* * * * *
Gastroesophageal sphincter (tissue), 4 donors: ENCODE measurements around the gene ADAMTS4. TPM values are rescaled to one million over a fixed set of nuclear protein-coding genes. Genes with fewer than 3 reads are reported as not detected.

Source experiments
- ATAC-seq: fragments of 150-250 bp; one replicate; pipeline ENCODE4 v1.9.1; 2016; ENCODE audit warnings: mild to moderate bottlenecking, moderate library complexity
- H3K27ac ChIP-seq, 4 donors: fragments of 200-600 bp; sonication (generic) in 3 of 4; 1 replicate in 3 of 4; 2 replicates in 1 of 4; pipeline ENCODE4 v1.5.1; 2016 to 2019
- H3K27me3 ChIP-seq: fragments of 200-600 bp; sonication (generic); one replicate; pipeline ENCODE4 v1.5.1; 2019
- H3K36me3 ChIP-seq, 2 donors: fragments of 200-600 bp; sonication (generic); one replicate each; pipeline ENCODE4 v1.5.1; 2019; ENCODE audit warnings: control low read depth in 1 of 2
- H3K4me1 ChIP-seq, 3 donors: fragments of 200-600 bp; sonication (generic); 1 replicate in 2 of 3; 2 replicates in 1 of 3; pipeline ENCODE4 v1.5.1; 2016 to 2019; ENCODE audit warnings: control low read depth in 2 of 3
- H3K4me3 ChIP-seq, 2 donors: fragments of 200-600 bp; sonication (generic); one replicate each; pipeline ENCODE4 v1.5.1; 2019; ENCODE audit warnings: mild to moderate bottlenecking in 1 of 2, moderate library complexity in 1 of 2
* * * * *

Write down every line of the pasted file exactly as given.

Gastroesophageal sphincter (tissue), 4 donors: ENCODE measurements around the gene ADAMTS4. TPM values are rescaled to one million over a fixed set of nuclear protein-coding genes. Genes with fewer than 3 reads are reported as not detected.

Source experiments
- ATAC-seq: fragments of 150-250 bp; one replicate; pipeline ENCODE4 v1.9.1; 2016; ENCODE audit warnings: mild to moderate bottlenecking, moderate library complexity
- H3K27ac ChIP-seq, 4 donors: fragments of 200-600 bp; sonication (generic) in 3 of 4; 1 replicate in 3 of 4; 2 replicates in 1 of 4; pipeline ENCODE4 v1.5.1; 2016 to 2019
- H3K27me3 ChIP-seq: fragments of 200-600 bp; sonication (generic); one replicate; pipeline ENCODE4 v1.5.1; 2019
- H3K36me3 ChIP-seq, 2 donors: fragments of 200-600 bp; sonication (generic); one replicate each; pipeline ENCODE4 v1.5.1; 2019; ENCODE audit warnings: control low read depth in 1 of 2
- H3K4me1 ChIP-seq, 3 donors: fragments of 200-600 bp; sonication (generic); 1 replicate in 2 of 3; 2 replicates in 1 of 3; pipeline ENCODE4 v1.5.1; 2016 to 2019; ENCODE audit warnings: control low read depth in 2 of 3
- H3K4me3 ChIP-seq, 2 donors: fragments of 200-600 bp; sonication (generic); one replicate each; pipeline ENCODE4 v1.5.1; 2019; ENCODE audit warnings: mild to moderate bottlenecking in 1 of 2, moderate library complexity in 1 of 2